Positive memories: Emily Johnson scholarship winners cherish award, friend at annual tournament
GLENWOOD SPRINGS — Rachel Becker thought back Saturday to when she won the first Emily Johnson Creativity Scholarship seven years ago and couldn’t help but feel guilty.
“It was great that I was getting a scholarship that was named in her honor,” the 23-year-old Coal Ridge High School graduate said. “But it was also really hard because I knew I was getting this scholarship because she passed away.”
For Becker, however, the scholarship had a much deeper meaning.
Emily Johnson was Becker’s best friend.
Johnson, a former soccer player at Coal Ridge who died in an ATV accident in 2008, is the namesake for the seventh-annual Emily Johnson Play it Forward 3-on-3 Soccer Tournament that is taking place at Gates Soccer Park on the Colorado Mountain College Spring Valley Campus. And many of the proceeds from the tournament help fund scholarships for three fortunate local college students.
Becker happened to be the first one, and she in no way was the last. Including the soccer, creativity and valley wide soccer scholarships that were distributed this year, 21 scholarships totaling more than $50,000 have been awarded in Johnson’s name.
Given the choice, though, Becker would rather have her friend around than the scholarship money.
“She would have gladly given back the money if it meant bringing Emily back,” Emily’s mother, Sheryl Johnson, said of Becker.
Regardless, unlike many memorial events and tournaments that lose their novelty aspects after a year or two, the Play it Forward tournament has continued to grow and go strong. This year’s tournament, which began Friday with Class 4A and 3A Western Slope League All-Star Games on Friday and ends with age-group championships today at Gates, capped out at 50 teams for the first time.
In large part, Sheryl Johnson said, the continued growth in turnout comes from former friends and classmates of Emily Johnson. Many of the people who come yearly come simply because they were Emily’s friend.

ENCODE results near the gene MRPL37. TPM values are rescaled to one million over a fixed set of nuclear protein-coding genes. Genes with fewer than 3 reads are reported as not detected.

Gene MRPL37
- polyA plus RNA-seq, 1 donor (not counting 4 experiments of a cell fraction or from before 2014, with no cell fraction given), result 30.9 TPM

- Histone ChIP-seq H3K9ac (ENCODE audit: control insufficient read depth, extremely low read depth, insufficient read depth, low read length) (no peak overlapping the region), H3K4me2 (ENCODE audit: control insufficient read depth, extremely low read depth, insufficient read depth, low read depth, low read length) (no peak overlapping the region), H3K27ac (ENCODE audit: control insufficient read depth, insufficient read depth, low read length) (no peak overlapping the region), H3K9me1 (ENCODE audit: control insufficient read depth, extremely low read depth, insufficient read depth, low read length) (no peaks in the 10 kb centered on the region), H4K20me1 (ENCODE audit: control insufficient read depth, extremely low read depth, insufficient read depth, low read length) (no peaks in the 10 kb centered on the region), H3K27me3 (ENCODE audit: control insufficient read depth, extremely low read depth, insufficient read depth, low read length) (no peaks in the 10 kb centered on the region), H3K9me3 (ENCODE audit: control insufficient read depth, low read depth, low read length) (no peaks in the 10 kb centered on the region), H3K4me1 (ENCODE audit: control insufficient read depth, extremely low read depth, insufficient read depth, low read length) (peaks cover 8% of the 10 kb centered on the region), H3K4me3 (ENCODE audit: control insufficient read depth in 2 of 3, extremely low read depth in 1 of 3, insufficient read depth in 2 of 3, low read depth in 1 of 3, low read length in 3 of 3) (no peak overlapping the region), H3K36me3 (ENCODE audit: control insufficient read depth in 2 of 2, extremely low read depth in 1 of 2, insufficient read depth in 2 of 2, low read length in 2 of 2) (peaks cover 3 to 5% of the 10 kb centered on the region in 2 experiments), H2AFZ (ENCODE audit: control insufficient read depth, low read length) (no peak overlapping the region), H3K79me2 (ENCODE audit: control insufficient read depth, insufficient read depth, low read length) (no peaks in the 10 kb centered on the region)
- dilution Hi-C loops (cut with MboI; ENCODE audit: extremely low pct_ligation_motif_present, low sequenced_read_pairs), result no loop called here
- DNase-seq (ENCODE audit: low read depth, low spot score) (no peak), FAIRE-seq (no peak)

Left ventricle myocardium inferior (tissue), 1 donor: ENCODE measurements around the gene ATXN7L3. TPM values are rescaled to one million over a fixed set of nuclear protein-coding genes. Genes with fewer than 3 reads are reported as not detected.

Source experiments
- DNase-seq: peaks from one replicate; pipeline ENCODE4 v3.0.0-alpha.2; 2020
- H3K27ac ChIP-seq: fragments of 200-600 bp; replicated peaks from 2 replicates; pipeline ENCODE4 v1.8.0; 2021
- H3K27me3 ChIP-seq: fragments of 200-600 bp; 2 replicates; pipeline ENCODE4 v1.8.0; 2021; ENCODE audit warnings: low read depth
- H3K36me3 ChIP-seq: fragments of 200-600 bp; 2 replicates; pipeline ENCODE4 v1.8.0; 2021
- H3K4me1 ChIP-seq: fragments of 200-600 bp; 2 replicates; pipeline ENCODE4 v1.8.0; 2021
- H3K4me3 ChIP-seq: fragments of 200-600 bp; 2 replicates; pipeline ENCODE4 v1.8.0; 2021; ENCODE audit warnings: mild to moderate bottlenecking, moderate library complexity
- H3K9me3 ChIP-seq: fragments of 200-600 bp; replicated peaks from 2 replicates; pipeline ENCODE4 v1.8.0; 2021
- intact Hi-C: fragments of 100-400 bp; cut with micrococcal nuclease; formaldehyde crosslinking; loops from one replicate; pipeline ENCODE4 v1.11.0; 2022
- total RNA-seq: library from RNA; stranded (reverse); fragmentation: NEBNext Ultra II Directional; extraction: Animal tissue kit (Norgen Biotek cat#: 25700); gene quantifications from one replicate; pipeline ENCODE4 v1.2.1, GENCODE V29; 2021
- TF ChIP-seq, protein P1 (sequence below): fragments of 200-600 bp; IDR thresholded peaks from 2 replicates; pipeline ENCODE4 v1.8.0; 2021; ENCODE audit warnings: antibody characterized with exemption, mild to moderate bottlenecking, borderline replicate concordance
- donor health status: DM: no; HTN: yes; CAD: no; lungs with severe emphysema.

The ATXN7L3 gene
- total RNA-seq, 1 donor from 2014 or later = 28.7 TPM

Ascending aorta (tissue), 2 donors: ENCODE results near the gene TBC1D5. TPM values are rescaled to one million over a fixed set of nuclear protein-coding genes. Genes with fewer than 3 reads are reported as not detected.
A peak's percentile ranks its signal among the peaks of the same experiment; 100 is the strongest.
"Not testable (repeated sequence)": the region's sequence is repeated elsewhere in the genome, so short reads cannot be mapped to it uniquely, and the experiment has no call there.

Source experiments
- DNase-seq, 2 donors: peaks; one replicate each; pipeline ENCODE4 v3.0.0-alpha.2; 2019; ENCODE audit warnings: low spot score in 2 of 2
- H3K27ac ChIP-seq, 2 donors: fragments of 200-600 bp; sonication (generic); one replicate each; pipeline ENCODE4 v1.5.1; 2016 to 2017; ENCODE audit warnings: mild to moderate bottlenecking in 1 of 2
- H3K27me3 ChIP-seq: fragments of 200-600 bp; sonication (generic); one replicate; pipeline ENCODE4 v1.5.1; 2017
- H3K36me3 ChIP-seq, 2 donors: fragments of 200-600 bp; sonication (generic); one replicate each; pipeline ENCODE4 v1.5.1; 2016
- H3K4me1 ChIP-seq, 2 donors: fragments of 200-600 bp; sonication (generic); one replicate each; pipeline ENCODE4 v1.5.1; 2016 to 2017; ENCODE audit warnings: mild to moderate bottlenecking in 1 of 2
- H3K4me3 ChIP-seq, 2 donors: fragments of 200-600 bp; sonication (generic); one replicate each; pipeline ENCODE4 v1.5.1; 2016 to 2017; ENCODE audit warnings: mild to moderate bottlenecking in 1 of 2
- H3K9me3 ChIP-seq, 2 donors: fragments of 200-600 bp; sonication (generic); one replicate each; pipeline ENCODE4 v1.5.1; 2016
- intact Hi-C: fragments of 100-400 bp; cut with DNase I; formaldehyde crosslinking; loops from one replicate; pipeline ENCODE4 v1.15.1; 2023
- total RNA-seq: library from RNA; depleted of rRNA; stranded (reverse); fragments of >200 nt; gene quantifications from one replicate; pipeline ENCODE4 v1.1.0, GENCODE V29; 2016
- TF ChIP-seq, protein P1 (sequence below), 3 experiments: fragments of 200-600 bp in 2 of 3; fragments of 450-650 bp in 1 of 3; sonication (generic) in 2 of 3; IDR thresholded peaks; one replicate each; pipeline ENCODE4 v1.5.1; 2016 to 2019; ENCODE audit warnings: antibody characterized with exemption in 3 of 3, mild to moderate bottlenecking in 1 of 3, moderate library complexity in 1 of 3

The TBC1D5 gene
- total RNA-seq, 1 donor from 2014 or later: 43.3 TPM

And she had many.
“It really represents what kind of a person she was,” said Becker, who used the scholarship money to “She really made everyone feel like they were her best friend. We were friends since third grade, and I would even get jealous sometimes knowing she had some many other friends because she was the kind of person who would never leave anyone out.”
That continued turnout, however, has helped area high school students go to college. The scholarship winners are determined by a panel that interviews applicants and determines the student’s passions and aptitude.
“What it really comes down to is the passion of the student,” said Jenny Zetah, a member of the scholarship panel that awards the scholarships annually. “We have so many great students who come through, and it really lifts our hearts to hear the hopes and dreams of these students. And when we see that, we usually see that little spark of Emily there.”
Another award winner who knew that spark well is Toni Gross, a 2014 Roaring Fork High graduate who used the valley wide soccer scholarship she won last year to help her attend Colorado State in Fort Collins, where she’s currently enrolled. The former three-sport athlete at Roaring Fork spent Saturday afternoon as a volunteer referee for games with younger players.
It’s the least she can do, she feels.
“Emily and I grew up together,” said Gross, whose mother, Jane, was in CMC’s veterinary tech program with Sheryl. “She had a profound impact on my life. So to be able to apply for the scholarship and actually win it brought tears to my eyes.”
This year’s award winners were Coal Ridge’s Enrique Bucio, Holly Keesee, who won the creativity scholarship, and Jamie Briscoe, who won the valley wide soccer scholarship.
Bucio, who for the past two years was among the nation’s leaders in assists according to statistics provided on http://www.maxpreps.com, was only in fifth grade when Emily Johnson passed. Still, he’s more than thankful for the money that will help pay for his education at Division II Dixie State in St. George, Utah, where he’ll play soccer.
“I’ve heard she was so passionate about soccer that even with my passion, I don’t think I could compare myself to her,” Bucio said. “Even with this tournament, everyone comes out and supports it because they know how much she loved soccer. I’m just glad to be a part of it.”
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